A High Tech, Very Scary Dream, My Telephone & Me
Posted November 9, 2010on:
I walked out of the restaurant into the dark night after a family celebration, expecting to be picked up by Dick, Maggie and Michael. They aren’t there.
I walk around and nothing seems familiar and now I cannot find the restaurant where we ate. I grab my phone and try pushing the speed dial, or using the contacts list and the listing of recent calls to or from Maggie.
The only number I remember in my head is Michael’s – perhaps because it used to be my own. But he is not answering. (Call it a dream or a nag; you choose, Michael.)
I try again and again and then I look at the phone – really look at the phone – and it is not my Blackberry. It is some stranger’s old, broken down phone with buttons missing.
I am alone. Scared . Phone free. I am lost.
That was the nightmare with which I woke this morning. The good news is that it was just a dream, a bad one, at that.
But it is so close to the mark. My mom was a walking telephone book. Ask her for any number and she had it in her head long into her aging, although clearly not at the end.
I am not a phone book and it’s getting worse as I rely more and more on my contact list in my telephone or looking up a number on the web.
When “wireless caller” shows up on our home phone caller ID, I know it is “my favorite wireless caller,” AKA Maggie. Don’t tell her but she practically is my only wireless caller.
When Susan Hessel shows up on my caller ID, I am puzzled because I didn’t realize I was calling me. Or, it is Dick or that long-lost call from my long-lost son, Michael. Both have phones with my old numbers but still my name on it. We really need to change that, guys.
And I must add, Michael isn’t that long-lost; I talked to him two days ago. But a mother can nag … and it was part of my dream.
My phone is not long-lost either – at this moment. It is just to the right of me on the end table in the living room where I write this.
But my phone disappears regularly and is probably called by me more often than I receive any other calls. Sometimes they go unanswered because I left it in the snow by my car at the airport. Or, it may be on the back floor of our car when we flew from Madison to San Francisco in October.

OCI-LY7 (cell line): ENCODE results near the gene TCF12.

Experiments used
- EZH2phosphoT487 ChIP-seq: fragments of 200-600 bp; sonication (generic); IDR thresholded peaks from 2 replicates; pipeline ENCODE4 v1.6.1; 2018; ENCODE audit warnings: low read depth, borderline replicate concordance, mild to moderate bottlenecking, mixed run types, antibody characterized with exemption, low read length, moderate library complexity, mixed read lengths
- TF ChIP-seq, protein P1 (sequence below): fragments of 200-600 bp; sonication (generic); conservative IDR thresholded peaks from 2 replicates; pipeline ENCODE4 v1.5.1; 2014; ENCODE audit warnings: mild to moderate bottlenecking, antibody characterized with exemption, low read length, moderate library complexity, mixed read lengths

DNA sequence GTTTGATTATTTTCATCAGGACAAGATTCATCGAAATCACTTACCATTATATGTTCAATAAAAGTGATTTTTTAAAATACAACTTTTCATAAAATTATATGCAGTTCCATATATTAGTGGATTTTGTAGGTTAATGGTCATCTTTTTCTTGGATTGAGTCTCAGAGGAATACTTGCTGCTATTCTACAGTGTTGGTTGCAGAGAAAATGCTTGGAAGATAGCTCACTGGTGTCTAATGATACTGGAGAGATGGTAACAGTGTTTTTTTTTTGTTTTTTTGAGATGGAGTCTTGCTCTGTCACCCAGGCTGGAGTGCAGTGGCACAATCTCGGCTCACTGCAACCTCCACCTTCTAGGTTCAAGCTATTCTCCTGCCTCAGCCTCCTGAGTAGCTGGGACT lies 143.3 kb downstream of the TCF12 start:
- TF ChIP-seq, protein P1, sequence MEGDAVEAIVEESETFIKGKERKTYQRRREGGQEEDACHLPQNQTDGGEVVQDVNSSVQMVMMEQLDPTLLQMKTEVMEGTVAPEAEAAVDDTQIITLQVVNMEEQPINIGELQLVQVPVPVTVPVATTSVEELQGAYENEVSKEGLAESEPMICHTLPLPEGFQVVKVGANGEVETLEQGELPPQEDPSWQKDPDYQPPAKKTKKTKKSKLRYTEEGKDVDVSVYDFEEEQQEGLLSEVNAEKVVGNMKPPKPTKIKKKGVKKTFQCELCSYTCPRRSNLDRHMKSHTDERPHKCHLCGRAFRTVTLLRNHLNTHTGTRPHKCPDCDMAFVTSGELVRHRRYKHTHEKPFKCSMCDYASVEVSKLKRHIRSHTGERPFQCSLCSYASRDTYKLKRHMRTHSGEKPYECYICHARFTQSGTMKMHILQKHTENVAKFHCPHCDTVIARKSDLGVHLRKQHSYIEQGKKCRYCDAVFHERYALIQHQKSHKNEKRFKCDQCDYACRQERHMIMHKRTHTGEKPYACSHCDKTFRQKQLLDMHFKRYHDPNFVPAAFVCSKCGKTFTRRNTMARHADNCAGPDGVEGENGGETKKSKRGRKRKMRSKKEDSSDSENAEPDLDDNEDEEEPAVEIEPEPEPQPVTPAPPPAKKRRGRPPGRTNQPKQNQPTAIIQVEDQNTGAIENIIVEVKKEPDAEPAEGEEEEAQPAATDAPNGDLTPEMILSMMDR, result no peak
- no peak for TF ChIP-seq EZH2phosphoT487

I was lost without it for nearly a week in California and lots of people were trying to find me. It’s not that I’m that important or popular, but we were going to a family wedding and family members were interested in finding us.
I had to instead ask Dick for his not-so-smart phone to call them, or as he put it, “it didn’t even finish high school.” If he could, he joked he would like to have a dial mobile phone. But he doesn’t lose his phone, although he says he has panicked while talking on it wondering why it is not in his pocket. I have, too.
I’ve long wanted mitten clips on my cell phone. Or some other way that
would keep it close to my body. Long ago, my favorite wireless caller informed me that a holster or a clip on my belt was not cool. And at 58 and still a hot lady, I prefer to maintain my coolness.
So that’s why I’ve been looking at the Zomm, a wireless device that attaches to your key chain to alert you when you and your phone are not one. Amazon describes the ZOMM this way:
- A wireless leash, a speakerphone, and a personal safety device combined into one sleek device–connects to all Bluetooth enabled phones
- Fully functioning speakerphone with a noise-canceling microphone; notifies you of incoming calls
- Alerts you anytime your phone is more than 30 feet away so you won’t leave your phone behind
- As a personal safety device, ZOMM can sound a loud panic alarm and automatically dial emergency assistance
Does that sound like something I need? And the price is dropping from $99 to $59 and change.
Stop me from ordering it before the holidays. Hint. Hint. Hint.